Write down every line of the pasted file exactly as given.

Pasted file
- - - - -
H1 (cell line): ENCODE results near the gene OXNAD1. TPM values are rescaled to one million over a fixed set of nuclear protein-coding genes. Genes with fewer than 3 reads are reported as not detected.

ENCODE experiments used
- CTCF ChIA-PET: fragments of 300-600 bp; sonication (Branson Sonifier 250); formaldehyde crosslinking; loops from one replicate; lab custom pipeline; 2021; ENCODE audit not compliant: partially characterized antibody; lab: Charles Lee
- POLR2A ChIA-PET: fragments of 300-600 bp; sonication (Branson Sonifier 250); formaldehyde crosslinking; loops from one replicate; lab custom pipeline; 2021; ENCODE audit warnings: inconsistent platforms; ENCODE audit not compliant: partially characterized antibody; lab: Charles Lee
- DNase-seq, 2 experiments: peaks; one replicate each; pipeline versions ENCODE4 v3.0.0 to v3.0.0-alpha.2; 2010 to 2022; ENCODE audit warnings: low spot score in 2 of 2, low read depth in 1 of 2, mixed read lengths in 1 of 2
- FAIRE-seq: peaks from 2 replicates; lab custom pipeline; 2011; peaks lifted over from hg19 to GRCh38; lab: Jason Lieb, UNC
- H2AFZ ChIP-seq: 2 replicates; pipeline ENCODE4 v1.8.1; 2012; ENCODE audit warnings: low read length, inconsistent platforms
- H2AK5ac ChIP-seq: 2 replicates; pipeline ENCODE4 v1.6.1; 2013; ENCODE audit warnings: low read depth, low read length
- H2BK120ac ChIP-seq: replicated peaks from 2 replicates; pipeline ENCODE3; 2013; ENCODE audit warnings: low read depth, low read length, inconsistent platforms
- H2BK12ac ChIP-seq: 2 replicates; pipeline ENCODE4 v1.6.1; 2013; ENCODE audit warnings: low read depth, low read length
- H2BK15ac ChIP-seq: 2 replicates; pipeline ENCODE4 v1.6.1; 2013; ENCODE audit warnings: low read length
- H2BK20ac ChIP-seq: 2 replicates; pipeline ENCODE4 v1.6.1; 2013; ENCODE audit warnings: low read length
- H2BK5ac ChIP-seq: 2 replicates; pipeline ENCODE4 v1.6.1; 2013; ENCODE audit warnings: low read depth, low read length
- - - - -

H1 (cell line): ENCODE results near the gene OXNAD1. TPM values are rescaled to one million over a fixed set of nuclear protein-coding genes. Genes with fewer than 3 reads are reported as not detected.

ENCODE experiments used
- CTCF ChIA-PET: fragments of 300-600 bp; sonication (Branson Sonifier 250); formaldehyde crosslinking; loops from one replicate; lab custom pipeline; 2021; ENCODE audit not compliant: partially characterized antibody; lab: Charles Lee
- POLR2A ChIA-PET: fragments of 300-600 bp; sonication (Branson Sonifier 250); formaldehyde crosslinking; loops from one replicate; lab custom pipeline; 2021; ENCODE audit warnings: inconsistent platforms; ENCODE audit not compliant: partially characterized antibody; lab: Charles Lee
- DNase-seq, 2 experiments: peaks; one replicate each; pipeline versions ENCODE4 v3.0.0 to v3.0.0-alpha.2; 2010 to 2022; ENCODE audit warnings: low spot score in 2 of 2, low read depth in 1 of 2, mixed read lengths in 1 of 2
- FAIRE-seq: peaks from 2 replicates; lab custom pipeline; 2011; peaks lifted over from hg19 to GRCh38; lab: Jason Lieb, UNC
- H2AFZ ChIP-seq: 2 replicates; pipeline ENCODE4 v1.8.1; 2012; ENCODE audit warnings: low read length, inconsistent platforms
- H2AK5ac ChIP-seq: 2 replicates; pipeline ENCODE4 v1.6.1; 2013; ENCODE audit warnings: low read depth, low read length
- H2BK120ac ChIP-seq: replicated peaks from 2 replicates; pipeline ENCODE3; 2013; ENCODE audit warnings: low read depth, low read length, inconsistent platforms
- H2BK12ac ChIP-seq: 2 replicates; pipeline ENCODE4 v1.6.1; 2013; ENCODE audit warnings: low read depth, low read length
- H2BK15ac ChIP-seq: 2 replicates; pipeline ENCODE4 v1.6.1; 2013; ENCODE audit warnings: low read length
- H2BK20ac ChIP-seq: 2 replicates; pipeline ENCODE4 v1.6.1; 2013; ENCODE audit warnings: low read length
- H2BK5ac ChIP-seq: 2 replicates; pipeline ENCODE4 v1.6.1; 2013; ENCODE audit warnings: low read depth, low read length